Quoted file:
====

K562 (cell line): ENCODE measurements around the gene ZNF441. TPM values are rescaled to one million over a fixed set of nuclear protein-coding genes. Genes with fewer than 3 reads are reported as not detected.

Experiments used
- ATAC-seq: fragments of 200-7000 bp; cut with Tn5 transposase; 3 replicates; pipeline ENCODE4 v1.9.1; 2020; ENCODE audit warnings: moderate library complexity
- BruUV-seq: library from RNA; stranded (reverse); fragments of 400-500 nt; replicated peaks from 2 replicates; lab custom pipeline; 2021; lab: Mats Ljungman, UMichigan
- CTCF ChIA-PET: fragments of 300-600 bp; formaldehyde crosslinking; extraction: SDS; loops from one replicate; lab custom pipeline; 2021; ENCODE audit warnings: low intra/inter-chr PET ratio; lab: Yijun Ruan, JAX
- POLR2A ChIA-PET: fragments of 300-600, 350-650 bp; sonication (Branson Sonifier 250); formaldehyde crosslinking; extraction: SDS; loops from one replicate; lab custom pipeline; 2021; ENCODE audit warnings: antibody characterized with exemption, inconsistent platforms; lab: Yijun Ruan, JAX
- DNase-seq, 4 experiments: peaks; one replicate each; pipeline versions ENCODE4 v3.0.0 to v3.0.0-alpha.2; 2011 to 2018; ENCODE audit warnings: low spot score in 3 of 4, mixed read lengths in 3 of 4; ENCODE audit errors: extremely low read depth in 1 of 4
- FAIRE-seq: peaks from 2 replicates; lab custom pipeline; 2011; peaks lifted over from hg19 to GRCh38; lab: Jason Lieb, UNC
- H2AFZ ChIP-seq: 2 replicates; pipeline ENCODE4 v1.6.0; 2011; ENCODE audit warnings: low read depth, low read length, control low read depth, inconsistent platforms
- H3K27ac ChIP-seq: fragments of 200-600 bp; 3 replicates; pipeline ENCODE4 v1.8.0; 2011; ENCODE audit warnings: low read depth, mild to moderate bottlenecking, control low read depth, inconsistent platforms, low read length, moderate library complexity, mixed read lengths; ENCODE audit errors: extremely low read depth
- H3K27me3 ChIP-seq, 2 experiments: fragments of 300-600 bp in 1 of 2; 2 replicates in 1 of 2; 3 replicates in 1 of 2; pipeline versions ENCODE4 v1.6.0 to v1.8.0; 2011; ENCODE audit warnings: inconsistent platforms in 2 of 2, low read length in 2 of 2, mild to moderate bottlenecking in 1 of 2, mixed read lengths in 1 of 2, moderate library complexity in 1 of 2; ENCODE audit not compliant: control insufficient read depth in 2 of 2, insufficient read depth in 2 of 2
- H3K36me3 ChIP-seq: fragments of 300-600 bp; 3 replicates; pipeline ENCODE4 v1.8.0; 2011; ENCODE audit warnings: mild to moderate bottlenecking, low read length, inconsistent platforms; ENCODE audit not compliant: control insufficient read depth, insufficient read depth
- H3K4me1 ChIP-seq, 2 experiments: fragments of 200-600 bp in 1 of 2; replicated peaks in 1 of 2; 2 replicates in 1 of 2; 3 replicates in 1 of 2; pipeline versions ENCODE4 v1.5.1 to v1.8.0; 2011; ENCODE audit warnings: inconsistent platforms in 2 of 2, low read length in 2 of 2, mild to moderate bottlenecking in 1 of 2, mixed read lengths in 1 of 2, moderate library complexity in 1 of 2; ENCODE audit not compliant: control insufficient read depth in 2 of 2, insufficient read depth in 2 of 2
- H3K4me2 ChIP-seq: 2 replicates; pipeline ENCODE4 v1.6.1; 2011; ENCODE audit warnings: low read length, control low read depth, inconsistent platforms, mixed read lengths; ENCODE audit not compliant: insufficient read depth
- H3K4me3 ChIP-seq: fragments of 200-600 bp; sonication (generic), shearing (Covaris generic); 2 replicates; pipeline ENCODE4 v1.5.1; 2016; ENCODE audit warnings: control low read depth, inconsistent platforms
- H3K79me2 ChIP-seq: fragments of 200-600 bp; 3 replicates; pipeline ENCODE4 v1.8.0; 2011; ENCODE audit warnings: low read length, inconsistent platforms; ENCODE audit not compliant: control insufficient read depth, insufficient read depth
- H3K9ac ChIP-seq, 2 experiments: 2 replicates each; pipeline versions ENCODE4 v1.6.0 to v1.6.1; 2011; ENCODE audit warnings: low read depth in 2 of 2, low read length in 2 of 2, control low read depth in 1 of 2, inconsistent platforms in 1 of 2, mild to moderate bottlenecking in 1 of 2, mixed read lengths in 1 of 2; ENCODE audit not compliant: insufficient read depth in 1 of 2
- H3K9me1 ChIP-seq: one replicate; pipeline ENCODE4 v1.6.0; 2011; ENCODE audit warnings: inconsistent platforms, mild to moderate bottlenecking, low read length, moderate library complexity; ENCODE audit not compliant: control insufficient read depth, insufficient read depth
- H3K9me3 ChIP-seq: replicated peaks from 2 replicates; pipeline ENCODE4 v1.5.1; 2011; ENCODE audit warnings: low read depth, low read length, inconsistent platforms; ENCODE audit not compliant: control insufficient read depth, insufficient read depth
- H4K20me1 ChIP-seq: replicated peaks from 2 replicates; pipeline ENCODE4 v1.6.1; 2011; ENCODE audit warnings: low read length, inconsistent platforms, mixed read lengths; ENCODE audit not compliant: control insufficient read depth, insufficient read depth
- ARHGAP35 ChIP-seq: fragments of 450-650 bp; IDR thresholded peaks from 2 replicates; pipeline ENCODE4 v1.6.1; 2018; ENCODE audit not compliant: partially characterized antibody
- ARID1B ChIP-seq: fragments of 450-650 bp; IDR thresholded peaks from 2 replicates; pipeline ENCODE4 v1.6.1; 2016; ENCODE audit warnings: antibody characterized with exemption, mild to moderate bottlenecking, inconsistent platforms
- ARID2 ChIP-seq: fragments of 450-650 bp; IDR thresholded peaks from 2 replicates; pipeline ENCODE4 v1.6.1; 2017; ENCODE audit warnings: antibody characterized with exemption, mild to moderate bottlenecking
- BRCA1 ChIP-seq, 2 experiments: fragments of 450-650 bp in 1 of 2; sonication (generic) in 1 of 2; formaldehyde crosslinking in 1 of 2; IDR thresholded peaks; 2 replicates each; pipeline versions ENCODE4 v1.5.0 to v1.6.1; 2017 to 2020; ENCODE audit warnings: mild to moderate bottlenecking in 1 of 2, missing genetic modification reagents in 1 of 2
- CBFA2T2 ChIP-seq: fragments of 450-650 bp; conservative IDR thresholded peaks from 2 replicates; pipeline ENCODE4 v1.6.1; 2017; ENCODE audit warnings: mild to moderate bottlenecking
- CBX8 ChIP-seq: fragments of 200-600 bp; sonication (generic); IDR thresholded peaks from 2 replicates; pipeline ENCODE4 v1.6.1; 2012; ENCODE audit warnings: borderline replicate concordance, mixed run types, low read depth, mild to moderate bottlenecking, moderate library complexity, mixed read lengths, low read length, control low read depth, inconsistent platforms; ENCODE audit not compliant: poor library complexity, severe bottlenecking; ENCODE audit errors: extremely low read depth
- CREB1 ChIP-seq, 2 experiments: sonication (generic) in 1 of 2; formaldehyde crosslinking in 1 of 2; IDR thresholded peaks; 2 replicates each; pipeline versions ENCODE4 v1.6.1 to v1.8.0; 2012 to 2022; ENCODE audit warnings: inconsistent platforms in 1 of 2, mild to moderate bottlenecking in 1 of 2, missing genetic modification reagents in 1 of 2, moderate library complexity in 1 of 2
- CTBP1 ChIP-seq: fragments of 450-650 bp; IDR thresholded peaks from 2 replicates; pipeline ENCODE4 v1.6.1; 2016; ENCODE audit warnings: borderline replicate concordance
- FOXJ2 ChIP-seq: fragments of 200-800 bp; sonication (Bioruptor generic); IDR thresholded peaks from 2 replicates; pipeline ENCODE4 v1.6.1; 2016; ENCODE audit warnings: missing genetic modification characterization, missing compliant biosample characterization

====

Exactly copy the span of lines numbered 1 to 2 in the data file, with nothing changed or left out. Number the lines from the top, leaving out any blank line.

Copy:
K562 (cell line): ENCODE measurements around the gene ZNF441. TPM values are rescaled to one million over a fixed set of nuclear protein-coding genes. Genes with fewer than 3 reads are reported as not detected.

Experiments used